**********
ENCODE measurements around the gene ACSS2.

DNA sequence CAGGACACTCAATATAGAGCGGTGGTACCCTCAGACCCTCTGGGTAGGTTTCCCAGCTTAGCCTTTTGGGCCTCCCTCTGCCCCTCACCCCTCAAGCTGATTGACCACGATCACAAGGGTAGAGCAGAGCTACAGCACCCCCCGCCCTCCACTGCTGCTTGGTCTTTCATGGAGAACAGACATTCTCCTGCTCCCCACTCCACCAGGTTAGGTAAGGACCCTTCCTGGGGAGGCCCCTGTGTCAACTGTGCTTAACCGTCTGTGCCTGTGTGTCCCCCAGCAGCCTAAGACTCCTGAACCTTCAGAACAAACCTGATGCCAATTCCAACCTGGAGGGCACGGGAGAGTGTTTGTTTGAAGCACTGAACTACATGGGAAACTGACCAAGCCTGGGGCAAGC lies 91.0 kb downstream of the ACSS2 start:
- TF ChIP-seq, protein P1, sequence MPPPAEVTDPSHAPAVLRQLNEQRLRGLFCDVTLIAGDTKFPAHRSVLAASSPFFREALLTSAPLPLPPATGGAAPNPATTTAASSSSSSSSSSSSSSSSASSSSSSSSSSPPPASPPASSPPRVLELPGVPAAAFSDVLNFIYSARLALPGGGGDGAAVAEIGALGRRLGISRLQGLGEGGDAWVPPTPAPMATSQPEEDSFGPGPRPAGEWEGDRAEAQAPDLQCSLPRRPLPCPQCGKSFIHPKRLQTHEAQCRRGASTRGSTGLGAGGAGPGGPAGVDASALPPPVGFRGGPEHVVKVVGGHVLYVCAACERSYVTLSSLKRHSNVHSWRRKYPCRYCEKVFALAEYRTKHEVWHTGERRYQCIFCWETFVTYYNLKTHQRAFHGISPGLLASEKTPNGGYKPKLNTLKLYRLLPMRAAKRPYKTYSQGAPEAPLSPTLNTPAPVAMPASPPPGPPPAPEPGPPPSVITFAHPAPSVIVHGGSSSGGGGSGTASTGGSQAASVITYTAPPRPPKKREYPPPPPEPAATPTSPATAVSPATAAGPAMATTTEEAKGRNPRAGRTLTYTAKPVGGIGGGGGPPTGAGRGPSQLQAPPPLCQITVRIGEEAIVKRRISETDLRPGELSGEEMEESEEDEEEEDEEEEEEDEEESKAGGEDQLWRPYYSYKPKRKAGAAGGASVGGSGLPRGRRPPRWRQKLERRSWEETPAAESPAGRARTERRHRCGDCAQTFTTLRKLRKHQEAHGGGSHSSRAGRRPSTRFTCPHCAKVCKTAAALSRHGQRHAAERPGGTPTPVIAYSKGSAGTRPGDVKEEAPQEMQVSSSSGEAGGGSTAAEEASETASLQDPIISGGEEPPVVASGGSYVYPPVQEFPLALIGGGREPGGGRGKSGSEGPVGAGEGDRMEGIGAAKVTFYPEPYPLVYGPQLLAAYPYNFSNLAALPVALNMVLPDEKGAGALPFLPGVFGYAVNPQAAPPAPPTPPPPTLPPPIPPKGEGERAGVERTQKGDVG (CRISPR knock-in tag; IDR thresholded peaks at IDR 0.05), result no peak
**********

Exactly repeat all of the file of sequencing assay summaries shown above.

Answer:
ENCODE measurements around the gene ACSS2.

DNA sequence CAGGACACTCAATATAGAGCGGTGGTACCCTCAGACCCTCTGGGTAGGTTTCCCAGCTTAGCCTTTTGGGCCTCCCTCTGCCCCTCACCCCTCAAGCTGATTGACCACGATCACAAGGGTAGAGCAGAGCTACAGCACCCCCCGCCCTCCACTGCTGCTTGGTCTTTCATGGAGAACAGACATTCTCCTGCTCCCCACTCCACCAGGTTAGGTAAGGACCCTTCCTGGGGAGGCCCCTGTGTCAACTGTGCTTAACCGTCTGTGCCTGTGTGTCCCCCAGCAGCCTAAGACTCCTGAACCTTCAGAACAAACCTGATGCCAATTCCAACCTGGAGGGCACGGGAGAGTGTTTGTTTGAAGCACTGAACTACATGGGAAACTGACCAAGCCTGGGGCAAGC lies 91.0 kb downstream of the ACSS2 start:
- TF ChIP-seq, protein P1, sequence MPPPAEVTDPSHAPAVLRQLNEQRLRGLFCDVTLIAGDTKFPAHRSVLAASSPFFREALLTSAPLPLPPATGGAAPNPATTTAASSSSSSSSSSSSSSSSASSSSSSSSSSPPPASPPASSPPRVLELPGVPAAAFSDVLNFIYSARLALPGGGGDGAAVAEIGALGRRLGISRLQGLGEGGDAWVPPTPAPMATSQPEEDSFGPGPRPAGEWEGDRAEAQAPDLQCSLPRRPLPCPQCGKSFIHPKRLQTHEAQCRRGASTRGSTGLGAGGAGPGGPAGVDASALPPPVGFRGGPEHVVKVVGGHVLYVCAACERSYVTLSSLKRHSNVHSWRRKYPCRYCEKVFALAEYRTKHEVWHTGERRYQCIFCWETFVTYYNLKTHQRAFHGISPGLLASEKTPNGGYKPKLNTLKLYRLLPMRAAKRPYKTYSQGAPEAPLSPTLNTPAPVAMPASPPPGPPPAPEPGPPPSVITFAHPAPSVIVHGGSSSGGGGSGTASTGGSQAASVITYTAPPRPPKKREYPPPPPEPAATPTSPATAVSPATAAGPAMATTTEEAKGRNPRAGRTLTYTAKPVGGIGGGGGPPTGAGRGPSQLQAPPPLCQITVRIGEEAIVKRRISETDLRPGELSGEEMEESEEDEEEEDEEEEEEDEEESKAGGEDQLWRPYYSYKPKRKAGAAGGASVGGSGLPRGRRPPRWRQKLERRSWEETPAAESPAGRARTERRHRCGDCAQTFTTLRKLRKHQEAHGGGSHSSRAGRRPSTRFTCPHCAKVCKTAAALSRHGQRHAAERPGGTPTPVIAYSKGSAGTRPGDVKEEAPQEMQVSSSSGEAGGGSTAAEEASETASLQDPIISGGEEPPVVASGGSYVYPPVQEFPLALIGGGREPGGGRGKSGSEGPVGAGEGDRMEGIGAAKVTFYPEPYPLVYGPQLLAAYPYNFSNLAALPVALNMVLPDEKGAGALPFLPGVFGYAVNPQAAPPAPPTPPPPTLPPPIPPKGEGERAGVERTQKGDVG (CRISPR knock-in tag; IDR thresholded peaks at IDR 0.05), result no peak